Sunday, November 21, 2010

Oompaloompas and the Dutch pottery mines

Hello again faithful viewers,

It's once again time for another instalment of EUROTRIP 2010 (text doesn't convey the big announcer voice I was going for).  Anyway,  a new day,  a new adventure. This time our story comes from the "village" of Delft.

Like all these stories,  looking back after I can see we were in for a wild ride, all the signs were there.  Immediately exiting the train we were greeted by a crowd of short orange-faced people dressed in drab sweatwear.

Failing to do our research before setting off on this journey, we were quite turned around. We decided to follow these strange folk into the town hoping we could get our bearings and find our hotel. The plan worked and soon after we had found our nest.

The hotel,  a rather non-descript building from the outside, had a few surprises of it's own in store.  The room was like non other I have ever laid my eyes on.  The walls, floor and ceiling had been painted in a desert island motif.  Mini spotlamps on dimmer switches dotted the ceiling and once turned low, shone like, well cheesy fake stars in a hotel would (Liz would like to add they were in the constellations of Orion and Ursa Major).  The bathing accommodations were modest,  a small shower with built in tanning booth and a spacious 2 person Jacuzzi. The bed was also modest, consisting of 2 individual Ultramatic adjustable singles pushed together.  A hard sell but we must grin and bear these situations when they arise.

After a quick clean and wash we headed out into the village, a tall spire drawing our eye.  A turn right,  then left , down an alley and out we came in a large square.  On one end a massive tower with church attached; on the other, a smaller tower surrounded by a town hall. In between was noisy and  busy market.  A normal village by any standards,  a few passes up and down the aisles  of vendors led us out and around the outside.

Face to store....upon store of white and blue pottery. We had arrived in the capital of Dutch Pottery. Delft pottery was introduced a long time ago, by the Chinese, or the Spice Trade, or the Dutch East India Company. These could possibly be all the same thing. Dated to the 1500s, Delft decided to dedicate dozens of declining or derelict breweries to the manufacture of pottery wares. These were homegrown knockoffs of Chinese porcelain, made from ingredients imported from England, France, Hungary and eventually Canada. Artfulness  came form scenes of classic Dutch landscpaes, windmills and nature. Now, China manufactures cheap knockoff Delftware and sells it to Europe.  The cycle is complete.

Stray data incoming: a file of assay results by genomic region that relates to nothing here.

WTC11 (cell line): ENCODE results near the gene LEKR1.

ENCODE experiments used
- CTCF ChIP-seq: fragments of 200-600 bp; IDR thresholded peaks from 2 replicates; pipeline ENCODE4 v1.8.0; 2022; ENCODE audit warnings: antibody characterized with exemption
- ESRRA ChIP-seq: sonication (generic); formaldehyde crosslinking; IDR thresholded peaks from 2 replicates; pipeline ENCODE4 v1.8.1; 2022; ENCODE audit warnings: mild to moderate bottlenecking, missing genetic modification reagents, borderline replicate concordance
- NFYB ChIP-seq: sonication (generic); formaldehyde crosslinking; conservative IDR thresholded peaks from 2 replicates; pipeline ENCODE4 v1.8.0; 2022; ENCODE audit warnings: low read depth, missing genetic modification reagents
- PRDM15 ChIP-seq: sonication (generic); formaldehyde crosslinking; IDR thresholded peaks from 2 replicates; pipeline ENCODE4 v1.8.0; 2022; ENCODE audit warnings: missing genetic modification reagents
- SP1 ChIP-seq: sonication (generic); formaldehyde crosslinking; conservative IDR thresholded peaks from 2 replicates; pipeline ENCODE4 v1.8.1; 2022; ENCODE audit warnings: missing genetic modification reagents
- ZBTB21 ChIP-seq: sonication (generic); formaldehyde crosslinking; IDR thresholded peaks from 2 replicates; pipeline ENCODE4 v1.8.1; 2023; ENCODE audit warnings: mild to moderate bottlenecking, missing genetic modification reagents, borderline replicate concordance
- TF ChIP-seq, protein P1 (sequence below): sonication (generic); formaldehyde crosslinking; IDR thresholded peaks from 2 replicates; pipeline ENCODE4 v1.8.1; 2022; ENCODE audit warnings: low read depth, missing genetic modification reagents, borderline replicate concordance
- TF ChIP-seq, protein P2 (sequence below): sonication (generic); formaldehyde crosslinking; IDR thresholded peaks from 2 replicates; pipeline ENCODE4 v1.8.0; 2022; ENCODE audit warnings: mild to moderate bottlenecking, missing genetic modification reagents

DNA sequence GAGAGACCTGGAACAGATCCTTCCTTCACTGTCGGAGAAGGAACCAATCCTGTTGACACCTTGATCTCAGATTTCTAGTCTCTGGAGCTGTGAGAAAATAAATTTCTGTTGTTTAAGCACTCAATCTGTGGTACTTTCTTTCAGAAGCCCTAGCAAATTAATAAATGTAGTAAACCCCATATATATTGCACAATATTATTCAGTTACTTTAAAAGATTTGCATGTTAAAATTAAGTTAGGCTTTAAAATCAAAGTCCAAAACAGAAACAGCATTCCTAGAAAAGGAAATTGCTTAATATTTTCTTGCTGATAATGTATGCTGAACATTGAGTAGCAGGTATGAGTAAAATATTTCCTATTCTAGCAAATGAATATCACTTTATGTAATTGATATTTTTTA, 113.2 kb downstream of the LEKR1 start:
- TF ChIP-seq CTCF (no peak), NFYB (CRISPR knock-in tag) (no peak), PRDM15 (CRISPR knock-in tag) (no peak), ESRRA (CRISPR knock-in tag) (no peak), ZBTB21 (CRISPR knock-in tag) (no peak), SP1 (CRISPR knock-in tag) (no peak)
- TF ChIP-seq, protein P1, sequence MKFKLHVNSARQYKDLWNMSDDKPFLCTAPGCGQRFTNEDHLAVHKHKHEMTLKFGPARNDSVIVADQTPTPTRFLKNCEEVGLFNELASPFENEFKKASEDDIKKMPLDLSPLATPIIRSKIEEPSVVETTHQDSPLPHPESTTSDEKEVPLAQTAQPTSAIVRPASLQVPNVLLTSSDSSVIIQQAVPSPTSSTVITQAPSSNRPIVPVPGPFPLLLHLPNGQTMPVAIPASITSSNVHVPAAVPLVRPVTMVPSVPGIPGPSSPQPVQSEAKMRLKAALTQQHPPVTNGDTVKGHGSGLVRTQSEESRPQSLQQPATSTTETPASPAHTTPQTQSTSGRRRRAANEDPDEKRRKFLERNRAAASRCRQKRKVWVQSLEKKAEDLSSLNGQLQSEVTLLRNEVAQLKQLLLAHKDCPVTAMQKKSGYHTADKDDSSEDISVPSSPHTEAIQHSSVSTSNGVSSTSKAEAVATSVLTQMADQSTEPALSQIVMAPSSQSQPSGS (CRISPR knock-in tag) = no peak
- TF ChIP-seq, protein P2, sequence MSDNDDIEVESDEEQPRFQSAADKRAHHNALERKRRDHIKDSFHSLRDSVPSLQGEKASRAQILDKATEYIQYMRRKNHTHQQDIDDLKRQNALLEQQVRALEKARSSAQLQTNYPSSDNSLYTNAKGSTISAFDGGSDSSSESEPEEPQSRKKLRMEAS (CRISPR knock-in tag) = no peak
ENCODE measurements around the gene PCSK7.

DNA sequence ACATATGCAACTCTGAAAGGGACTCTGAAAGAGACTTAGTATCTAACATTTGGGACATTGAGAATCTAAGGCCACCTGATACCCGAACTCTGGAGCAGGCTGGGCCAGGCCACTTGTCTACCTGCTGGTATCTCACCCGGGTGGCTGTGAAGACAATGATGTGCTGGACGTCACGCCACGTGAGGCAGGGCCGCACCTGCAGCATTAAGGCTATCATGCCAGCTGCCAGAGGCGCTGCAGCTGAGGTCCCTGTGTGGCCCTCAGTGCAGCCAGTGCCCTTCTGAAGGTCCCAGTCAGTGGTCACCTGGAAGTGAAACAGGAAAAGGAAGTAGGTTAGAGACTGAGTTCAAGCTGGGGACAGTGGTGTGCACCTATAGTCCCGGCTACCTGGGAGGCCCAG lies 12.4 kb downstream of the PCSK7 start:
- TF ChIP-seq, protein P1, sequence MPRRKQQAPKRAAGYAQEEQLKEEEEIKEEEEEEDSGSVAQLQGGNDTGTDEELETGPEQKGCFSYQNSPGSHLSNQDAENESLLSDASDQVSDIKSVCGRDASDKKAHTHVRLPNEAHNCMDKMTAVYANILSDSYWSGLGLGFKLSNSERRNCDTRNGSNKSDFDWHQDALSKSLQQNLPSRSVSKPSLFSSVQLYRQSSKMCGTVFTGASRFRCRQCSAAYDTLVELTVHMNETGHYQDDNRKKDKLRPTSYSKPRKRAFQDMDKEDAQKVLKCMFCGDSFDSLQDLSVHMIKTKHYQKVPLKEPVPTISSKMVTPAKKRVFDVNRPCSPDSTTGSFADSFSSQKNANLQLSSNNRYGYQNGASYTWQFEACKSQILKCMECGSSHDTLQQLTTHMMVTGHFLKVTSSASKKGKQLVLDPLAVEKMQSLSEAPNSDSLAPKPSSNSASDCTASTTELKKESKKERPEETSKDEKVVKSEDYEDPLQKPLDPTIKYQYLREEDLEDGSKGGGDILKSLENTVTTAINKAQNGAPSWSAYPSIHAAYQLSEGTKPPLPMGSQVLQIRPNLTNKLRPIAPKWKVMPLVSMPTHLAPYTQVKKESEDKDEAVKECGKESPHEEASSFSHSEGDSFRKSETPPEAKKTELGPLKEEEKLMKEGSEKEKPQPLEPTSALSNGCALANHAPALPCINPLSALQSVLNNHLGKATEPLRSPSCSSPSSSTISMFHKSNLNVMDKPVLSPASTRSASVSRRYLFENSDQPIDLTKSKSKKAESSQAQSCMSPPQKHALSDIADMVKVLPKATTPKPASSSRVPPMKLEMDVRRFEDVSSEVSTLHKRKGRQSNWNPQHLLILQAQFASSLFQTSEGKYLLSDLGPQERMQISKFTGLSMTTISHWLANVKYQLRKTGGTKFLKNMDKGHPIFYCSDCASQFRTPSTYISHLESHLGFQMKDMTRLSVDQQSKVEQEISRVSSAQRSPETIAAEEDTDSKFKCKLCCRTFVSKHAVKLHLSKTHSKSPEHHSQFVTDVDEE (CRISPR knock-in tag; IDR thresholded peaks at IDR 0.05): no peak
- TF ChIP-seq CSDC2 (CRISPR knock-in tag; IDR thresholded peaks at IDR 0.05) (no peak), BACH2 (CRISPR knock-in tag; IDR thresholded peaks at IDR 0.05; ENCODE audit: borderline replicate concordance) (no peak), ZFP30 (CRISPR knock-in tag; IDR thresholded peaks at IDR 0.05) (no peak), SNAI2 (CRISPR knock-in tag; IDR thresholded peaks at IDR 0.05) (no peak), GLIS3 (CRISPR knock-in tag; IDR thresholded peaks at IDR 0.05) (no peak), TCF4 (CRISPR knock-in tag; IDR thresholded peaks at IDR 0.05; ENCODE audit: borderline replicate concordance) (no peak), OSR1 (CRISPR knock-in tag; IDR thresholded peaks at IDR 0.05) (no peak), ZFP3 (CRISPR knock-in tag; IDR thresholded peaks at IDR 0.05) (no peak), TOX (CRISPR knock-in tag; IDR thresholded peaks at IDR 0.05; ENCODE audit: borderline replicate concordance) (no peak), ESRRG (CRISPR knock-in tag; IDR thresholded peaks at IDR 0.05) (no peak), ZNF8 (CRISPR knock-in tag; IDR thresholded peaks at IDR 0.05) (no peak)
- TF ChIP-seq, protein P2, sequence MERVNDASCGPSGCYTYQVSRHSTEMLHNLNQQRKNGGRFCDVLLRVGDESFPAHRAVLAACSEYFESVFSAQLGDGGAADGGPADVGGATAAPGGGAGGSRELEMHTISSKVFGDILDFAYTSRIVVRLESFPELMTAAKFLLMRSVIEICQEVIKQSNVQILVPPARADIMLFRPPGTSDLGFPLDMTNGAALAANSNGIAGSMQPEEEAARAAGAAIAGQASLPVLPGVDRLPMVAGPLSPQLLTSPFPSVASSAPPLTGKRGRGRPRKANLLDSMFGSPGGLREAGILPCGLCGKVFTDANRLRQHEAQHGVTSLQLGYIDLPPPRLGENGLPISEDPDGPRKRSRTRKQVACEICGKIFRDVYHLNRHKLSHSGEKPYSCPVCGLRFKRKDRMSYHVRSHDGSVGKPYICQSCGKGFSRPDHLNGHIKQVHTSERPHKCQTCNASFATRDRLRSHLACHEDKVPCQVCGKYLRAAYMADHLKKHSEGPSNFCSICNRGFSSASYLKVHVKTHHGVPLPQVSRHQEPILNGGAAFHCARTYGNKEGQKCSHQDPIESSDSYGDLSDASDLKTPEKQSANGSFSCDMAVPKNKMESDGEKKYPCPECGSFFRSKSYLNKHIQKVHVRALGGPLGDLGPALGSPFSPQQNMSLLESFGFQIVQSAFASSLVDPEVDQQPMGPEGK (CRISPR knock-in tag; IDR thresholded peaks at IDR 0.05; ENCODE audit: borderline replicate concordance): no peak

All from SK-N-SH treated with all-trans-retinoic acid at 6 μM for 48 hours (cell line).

Thinking quickly we turned and ran for the first available church, the only safe place from the hairy potters. We tossed 6€ at the counter and began the ascent of the tower.  Around and around...and around we went and then we stopped.  Then around and around....and around again until we reached the top, a staggering 109m above the ground in a brick building built in 1496. An amazing sight:  the surrounding areas, the churches, the canals, the houses (some with years painted on their roofs) and a McDonald's sign.

Sights seen, we descended the tower and entered the church. The Nieuwe Kerk - the home the Dutch Royal crypt (including both William of Oranges) -  is made of brick and wood, and was partially destroyed after a lightning strike in 1654 that exploded about 30 000 tonnes of gunpowder. It has since been restored to its current condition and the 36 or so bells can be heard clear across the town.

After we made a dash through the market to a far off structure, it's leaning tower guiding our way. The 13th century Oude Kerk houses the burials of both Vermeer (arty fellow who was born, lived and died there) and Leeuwenhouk (sciencey fellow who was born, lived and died there) along with some other Nederlandsers of historical importance. Churched out, we headed out and about. Picked up a single Delft plate that wasn't decorated in windmills or clogs, or milk maids!

Delft, day two, was a tour of the last remaining Delft Pottery factory from the 17th centtury. Royal Delft, to be pompously correct. The tour was led by the esteemed audio recording, and passed by the artists painting the pottery (in black, it then turns blue during the firing process) and the potters themselves. Having seen enough plates and vases to last a significant lifetime, it was time for a damp skulk through a botanical garden and the private dwelling of the 14th century Oostport.

The next day saw us heading off the Leiden, away from the theme room and into a generic hotel room. Leiden is the city with the oldest Dutch University, founded by an Oranje-Nassau in 1575. Since, we had to leave early the next morning, we headed out to explore as soon as we could. We climbed an old Dutch Windmill, De Valk; saw a Sinterklass canal parade; went past dwellings of Rembrandt and Descartes; walked along the "prettiest scene in the world" circa 1700; ate a greek lunch; went to a museum of science and medicine (complete with steampunk and formaldehyde babies). And then everything closed. Dashed off to the local supermarket, got our eats, and headed back to the hotel. 

Not enough time was spent in Leiden - there is a density of museums and "attractions" far beyond one day's effort. It is only a 30 minute journey from Amsterdam, and so an easy day trip to return.

Now, we're in Amsterdam. Sitting pretty (or nearly so) in our new digs.



  1. hey, i heard the reverberation in 'EURO TRIP 2010'
    love the pottery, esp first pic.
    matt, you're looking mighty daper. in fact you two are way too attractive, it makes me want to vomit.